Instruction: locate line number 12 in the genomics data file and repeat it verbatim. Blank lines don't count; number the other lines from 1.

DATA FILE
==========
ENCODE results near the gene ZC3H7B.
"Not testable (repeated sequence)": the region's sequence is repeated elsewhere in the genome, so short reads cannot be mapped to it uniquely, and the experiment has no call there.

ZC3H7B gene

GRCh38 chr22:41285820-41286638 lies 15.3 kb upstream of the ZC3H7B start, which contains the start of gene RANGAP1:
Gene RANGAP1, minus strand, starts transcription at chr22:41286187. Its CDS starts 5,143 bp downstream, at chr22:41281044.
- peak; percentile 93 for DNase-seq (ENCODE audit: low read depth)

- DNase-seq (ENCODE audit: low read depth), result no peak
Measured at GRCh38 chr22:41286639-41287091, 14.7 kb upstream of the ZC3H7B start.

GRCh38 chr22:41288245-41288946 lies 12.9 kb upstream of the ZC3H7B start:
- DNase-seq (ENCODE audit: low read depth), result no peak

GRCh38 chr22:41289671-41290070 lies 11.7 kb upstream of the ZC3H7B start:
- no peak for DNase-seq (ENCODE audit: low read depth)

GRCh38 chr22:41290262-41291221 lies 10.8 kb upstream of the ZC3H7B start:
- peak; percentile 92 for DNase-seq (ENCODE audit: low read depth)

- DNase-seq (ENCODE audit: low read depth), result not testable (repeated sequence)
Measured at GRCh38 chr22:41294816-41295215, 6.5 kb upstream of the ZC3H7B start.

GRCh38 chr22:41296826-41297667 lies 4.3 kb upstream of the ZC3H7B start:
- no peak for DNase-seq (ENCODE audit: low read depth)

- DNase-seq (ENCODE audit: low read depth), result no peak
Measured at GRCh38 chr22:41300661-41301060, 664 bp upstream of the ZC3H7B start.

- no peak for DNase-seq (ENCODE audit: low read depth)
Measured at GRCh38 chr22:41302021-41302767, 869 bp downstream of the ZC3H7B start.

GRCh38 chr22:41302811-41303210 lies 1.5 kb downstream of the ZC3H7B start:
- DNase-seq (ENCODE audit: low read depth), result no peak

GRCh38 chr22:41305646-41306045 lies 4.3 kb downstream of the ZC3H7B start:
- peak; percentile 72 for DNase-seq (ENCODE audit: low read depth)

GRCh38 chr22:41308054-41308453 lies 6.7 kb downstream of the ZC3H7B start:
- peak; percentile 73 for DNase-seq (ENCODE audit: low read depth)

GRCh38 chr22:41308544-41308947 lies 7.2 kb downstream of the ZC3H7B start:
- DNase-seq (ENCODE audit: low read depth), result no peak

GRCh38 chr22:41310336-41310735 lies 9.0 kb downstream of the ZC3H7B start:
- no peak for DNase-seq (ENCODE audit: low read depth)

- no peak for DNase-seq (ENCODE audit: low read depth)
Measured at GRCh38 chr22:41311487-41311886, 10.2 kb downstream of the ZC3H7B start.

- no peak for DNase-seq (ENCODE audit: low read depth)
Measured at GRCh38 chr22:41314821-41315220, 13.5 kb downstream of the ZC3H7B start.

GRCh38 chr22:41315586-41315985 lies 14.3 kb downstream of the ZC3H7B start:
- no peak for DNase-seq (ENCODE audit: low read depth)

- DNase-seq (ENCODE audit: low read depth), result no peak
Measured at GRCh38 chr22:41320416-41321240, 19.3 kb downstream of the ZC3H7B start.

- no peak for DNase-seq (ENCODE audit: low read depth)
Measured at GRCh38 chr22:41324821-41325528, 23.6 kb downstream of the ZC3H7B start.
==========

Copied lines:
- no peak for DNase-seq (ENCODE audit: low read depth)